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Anonymous asked:
Okay. So my friend and I are in the event Road Scholar and out state competition is literally Friday, and my friends mom just texted me that she can't go and I'm like freaking out. I have no idea how to do road scholar because I just go moved into the event last Friday. So do you know anything about road scholar?

omg I’m so sorry :(

that’s absolutely awful… and unfortunately I don’t know much about road scholar but do any followers?

Best of luck Friday! The good thing is, a LOT of teams have these sorts of mishaps, and others don’t even start studying until the bus ride to the states venue so you’re fate isn’t totally irrevocable. Just study REALLY hard the next few hours and if anyone comes up with any suggestions/tips/sources I will post them asap!

UPDATE ME GUYS

TELL ME HOW THE POST-SEASON/NATIONALS LIFE IS FOR ALL Y’ALL

Does your team have a chance of making it to nationals? [Best of luck to you]

We actually just had our states competition last week haha
Unfortunately we didn’t qualify for natties this year but we’re hopeful for next year!

Anonymous asked:
sounds of music is literally the most stressful thing ever bc all your competitors are watching you and judging your range and pitch even if its all fine... helicopters is just tragic because seeing it flutter to the ground, even after a long duration flight, is like seeing your child slowly die.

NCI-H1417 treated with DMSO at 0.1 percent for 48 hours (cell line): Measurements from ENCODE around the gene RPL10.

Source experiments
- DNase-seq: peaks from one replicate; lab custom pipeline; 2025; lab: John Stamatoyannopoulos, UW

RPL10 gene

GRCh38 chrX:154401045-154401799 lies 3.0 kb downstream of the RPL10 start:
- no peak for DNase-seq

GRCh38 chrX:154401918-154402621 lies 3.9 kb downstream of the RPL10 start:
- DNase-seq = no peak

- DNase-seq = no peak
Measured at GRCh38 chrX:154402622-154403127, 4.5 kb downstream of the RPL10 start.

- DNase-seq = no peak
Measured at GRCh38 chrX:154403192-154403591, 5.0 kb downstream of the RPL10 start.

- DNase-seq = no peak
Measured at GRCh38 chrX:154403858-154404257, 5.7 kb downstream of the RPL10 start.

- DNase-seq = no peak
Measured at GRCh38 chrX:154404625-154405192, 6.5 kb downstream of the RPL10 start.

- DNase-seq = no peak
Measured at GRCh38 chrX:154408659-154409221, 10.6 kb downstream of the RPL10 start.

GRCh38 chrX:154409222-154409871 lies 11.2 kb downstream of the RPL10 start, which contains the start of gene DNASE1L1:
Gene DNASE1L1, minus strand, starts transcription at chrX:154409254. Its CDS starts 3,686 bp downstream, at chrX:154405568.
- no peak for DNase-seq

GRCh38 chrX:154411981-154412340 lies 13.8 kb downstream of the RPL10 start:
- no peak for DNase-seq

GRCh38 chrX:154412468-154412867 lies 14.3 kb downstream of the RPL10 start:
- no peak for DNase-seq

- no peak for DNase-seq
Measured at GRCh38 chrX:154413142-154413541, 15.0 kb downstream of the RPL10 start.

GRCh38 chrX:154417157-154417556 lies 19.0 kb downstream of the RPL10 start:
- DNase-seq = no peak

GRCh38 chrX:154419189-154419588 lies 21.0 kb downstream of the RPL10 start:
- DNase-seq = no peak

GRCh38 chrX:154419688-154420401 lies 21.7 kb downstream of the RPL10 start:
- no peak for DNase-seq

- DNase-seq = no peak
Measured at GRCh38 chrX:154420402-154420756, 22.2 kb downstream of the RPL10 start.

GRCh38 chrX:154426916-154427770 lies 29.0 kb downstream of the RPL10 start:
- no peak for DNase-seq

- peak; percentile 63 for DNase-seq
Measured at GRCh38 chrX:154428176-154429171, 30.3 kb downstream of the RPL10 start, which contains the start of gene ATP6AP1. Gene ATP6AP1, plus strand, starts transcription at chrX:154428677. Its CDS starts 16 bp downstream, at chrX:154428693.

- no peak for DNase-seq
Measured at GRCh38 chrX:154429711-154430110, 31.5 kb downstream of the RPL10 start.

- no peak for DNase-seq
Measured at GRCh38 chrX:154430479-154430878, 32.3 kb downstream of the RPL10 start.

relatable because elastic launched glider omg

positive-emoceans:

T-shirt design
"You’re basic"

positive-emoceans:

T-shirt design

"You’re basic"

It’s always the wedding with the cheeseburgers and potato salad
We might as well change the event name from Disease Detectives to Food-Borne Illnesses

It’s always the wedding with the cheeseburgers and potato salad

We might as well change the event name from Disease Detectives to Food-Borne Illnesses

Anonymous asked:
I've got my first competition tomorrow, and I'm participating in four events... Any advice??

YES OMG

If any are studying events, make sure to ANSWER AS MANY QUESTIONS AS POSSIBLE even if it means being the last team to leave the testing room. So long as you don’t go too far overtime that you get penalized, stay for as long as possible and show as much work as possible even if you’re not sure you’re doing the questions right. Attempting and guessing just a few more questions than your fellow competitors can be the difference between 1st and 10th place - no joke. It comes in handy especially when event coordinators need to set tie breakers if more than one team have the same raw test scores in a single event.

Also, if the test comes in a paper packet, make sure to split the test up in order to get as much of the test done as possible. Of course I know this kind of method doesn’t always work perfectly because in something like Disease Detectives you have several long stories/case scenarios that occupy 2-3 pages of the test including corresponding questions, but still try to divi-up the test as best as possible. Most event coordinators make their tests too long for the actual time allotted for the event, so splitting up the test will really help in terms of time management, and when each partner is done with his/her section of the test they can switch and check over each section. Also, if you can’t see a clock from where you’re seated (happened to me this year) don’t be afraid to ask for the time during the middle of the test. Time management is KEY in scioly events.